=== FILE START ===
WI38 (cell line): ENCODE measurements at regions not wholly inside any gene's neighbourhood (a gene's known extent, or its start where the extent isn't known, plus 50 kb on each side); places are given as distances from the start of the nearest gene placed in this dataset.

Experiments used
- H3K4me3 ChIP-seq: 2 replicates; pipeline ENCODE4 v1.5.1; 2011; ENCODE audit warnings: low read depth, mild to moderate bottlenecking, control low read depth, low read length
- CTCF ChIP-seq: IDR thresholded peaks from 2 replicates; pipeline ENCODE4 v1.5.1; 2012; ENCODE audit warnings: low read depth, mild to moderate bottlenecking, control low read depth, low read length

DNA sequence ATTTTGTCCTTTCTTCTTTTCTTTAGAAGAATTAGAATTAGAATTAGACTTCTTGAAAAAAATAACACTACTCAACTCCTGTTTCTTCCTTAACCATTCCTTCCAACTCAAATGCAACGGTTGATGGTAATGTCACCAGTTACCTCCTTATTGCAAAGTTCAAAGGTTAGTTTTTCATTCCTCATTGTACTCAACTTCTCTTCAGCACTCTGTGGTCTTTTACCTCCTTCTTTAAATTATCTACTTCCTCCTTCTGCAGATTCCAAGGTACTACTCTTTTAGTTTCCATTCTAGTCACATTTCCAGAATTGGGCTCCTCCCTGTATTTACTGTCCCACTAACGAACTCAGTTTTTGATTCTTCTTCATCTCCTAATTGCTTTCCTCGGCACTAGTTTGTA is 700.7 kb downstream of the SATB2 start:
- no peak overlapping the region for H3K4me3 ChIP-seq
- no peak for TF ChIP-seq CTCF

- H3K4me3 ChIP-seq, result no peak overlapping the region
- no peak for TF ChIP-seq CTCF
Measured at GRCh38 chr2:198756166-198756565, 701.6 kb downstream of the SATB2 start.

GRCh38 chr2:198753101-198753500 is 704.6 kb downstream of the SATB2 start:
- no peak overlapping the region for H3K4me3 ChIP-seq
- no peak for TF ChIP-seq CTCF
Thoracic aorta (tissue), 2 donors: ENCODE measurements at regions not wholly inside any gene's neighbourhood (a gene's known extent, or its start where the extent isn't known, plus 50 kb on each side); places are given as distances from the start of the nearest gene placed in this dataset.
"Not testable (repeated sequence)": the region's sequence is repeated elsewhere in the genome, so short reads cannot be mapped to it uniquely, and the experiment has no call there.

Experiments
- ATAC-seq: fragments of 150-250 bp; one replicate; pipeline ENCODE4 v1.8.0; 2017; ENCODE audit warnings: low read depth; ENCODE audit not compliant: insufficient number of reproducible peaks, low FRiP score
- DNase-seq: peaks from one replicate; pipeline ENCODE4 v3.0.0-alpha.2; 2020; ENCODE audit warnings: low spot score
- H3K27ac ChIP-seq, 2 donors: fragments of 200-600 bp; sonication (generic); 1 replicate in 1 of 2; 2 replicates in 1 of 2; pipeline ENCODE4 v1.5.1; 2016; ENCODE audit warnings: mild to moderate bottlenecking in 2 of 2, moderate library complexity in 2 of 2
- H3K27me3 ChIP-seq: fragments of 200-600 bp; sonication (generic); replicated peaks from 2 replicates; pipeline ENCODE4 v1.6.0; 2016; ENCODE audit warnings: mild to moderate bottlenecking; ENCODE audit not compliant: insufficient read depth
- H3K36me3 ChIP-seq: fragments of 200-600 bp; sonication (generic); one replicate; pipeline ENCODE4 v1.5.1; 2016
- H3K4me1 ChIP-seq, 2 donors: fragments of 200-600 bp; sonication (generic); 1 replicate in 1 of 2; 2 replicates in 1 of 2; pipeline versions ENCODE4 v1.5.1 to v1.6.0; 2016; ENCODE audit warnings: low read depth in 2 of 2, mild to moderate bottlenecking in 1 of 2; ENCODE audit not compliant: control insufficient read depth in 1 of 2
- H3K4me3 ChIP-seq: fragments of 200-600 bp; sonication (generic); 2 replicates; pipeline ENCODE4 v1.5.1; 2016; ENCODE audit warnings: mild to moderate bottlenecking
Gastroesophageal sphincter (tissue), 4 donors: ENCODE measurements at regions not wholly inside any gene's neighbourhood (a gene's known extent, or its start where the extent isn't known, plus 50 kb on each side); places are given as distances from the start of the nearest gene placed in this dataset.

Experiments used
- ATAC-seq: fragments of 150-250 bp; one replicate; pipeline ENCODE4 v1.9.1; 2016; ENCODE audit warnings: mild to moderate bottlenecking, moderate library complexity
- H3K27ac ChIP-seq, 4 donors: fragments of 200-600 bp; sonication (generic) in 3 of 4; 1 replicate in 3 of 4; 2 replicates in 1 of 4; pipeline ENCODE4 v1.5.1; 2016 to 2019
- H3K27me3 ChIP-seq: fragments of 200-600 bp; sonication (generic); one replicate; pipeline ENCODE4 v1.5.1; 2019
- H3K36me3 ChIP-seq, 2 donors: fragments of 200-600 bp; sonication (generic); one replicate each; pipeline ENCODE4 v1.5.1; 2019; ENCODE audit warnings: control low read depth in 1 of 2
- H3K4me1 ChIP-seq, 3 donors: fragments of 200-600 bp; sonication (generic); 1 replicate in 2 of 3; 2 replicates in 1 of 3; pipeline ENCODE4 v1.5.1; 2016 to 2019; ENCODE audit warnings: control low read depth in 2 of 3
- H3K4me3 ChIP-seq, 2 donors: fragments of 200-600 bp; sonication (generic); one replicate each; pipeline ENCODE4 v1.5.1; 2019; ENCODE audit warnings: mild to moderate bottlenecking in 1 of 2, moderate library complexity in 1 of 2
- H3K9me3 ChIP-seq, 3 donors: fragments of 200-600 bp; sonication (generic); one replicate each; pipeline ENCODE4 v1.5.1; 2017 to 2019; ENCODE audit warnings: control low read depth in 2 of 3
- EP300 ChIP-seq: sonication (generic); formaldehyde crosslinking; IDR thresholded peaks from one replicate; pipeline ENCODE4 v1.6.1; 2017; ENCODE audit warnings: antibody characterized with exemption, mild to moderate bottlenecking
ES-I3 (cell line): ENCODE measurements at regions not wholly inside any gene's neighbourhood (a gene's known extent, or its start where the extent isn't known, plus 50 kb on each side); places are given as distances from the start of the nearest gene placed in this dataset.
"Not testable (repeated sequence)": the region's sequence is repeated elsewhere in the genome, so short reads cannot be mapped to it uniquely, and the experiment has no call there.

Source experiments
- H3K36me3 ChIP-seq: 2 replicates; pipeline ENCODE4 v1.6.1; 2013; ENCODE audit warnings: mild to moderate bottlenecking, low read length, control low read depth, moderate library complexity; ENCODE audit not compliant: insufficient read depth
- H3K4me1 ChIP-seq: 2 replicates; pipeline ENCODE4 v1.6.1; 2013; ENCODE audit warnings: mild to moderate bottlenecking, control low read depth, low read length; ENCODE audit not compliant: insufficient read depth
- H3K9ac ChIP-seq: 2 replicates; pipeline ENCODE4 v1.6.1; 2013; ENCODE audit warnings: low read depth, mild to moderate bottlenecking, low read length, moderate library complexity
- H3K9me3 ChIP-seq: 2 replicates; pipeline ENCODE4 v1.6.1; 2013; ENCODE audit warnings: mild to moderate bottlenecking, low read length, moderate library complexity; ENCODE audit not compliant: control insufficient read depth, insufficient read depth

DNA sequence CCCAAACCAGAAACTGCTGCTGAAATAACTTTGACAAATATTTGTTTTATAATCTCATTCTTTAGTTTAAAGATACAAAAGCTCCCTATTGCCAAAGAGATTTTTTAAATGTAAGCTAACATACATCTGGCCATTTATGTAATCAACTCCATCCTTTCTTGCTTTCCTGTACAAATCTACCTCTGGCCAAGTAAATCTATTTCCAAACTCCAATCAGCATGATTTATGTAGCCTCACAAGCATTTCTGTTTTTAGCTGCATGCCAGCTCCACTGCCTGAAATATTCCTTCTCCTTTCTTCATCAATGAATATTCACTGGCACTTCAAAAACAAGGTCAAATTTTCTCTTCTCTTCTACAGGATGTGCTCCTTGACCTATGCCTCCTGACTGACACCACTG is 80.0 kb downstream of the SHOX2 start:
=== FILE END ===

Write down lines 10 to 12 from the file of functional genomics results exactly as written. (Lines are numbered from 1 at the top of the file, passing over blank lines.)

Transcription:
Measured at GRCh38 chr2:198756166-198756565, 701.6 kb downstream of the SATB2 start.

GRCh38 chr2:198753101-198753500 is 704.6 kb downstream of the SATB2 start:
- no peak overlapping the region for H3K4me3 ChIP-seq